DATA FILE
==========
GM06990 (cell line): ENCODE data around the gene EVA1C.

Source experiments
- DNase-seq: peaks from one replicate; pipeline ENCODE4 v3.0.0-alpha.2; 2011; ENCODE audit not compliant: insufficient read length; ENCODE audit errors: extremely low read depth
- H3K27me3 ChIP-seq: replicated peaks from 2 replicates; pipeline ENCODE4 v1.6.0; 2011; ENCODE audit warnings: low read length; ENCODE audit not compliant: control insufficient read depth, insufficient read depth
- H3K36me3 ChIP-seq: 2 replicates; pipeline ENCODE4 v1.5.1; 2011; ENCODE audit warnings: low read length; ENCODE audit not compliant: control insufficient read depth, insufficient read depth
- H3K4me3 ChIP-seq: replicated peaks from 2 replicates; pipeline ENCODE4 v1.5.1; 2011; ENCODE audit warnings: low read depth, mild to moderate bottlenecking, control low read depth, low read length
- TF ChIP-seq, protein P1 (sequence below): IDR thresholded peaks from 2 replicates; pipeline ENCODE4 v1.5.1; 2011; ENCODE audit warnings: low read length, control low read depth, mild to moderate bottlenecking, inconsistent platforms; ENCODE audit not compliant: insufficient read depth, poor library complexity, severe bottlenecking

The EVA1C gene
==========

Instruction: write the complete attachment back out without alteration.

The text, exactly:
GM06990 (cell line): ENCODE data around the gene EVA1C.

Source experiments
- DNase-seq: peaks from one replicate; pipeline ENCODE4 v3.0.0-alpha.2; 2011; ENCODE audit not compliant: insufficient read length; ENCODE audit errors: extremely low read depth
- H3K27me3 ChIP-seq: replicated peaks from 2 replicates; pipeline ENCODE4 v1.6.0; 2011; ENCODE audit warnings: low read length; ENCODE audit not compliant: control insufficient read depth, insufficient read depth
- H3K36me3 ChIP-seq: 2 replicates; pipeline ENCODE4 v1.5.1; 2011; ENCODE audit warnings: low read length; ENCODE audit not compliant: control insufficient read depth, insufficient read depth
- H3K4me3 ChIP-seq: replicated peaks from 2 replicates; pipeline ENCODE4 v1.5.1; 2011; ENCODE audit warnings: low read depth, mild to moderate bottlenecking, control low read depth, low read length
- TF ChIP-seq, protein P1 (sequence below): IDR thresholded peaks from 2 replicates; pipeline ENCODE4 v1.5.1; 2011; ENCODE audit warnings: low read length, control low read depth, mild to moderate bottlenecking, inconsistent platforms; ENCODE audit not compliant: insufficient read depth, poor library complexity, severe bottlenecking

The EVA1C gene